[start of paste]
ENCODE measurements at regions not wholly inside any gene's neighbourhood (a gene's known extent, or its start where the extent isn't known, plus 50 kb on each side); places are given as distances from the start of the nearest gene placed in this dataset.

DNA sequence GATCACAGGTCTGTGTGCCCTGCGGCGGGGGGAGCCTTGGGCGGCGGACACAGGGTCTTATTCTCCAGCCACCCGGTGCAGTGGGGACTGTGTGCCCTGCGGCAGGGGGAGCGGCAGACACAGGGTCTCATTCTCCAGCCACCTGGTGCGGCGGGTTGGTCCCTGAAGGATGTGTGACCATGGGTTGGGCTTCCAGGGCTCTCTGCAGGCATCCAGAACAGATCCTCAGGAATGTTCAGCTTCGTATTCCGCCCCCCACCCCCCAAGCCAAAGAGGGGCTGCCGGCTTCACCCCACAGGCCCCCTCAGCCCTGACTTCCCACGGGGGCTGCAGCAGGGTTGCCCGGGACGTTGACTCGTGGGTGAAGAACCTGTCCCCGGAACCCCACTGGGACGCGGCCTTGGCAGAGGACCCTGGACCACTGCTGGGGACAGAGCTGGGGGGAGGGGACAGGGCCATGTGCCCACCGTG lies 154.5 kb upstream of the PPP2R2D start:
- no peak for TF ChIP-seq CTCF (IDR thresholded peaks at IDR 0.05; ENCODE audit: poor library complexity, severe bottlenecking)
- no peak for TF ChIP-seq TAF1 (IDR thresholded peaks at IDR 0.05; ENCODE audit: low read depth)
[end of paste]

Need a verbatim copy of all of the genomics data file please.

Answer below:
ENCODE measurements at regions not wholly inside any gene's neighbourhood (a gene's known extent, or its start where the extent isn't known, plus 50 kb on each side); places are given as distances from the start of the nearest gene placed in this dataset.

DNA sequence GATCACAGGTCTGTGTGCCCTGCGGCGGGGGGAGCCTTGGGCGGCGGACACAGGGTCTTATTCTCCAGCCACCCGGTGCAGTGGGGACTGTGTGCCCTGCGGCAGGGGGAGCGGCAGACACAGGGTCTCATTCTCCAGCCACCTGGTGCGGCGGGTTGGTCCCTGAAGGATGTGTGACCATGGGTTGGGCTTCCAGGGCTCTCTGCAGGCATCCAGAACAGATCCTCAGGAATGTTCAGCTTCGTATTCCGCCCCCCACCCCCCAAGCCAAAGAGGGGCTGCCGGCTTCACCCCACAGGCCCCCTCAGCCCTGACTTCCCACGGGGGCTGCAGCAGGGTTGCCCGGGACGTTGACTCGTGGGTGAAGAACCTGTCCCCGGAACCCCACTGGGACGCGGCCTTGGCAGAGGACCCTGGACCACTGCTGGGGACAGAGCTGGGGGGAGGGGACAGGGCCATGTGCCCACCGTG lies 154.5 kb upstream of the PPP2R2D start:
- no peak for TF ChIP-seq CTCF (IDR thresholded peaks at IDR 0.05; ENCODE audit: poor library complexity, severe bottlenecking)
- no peak for TF ChIP-seq TAF1 (IDR thresholded peaks at IDR 0.05; ENCODE audit: low read depth)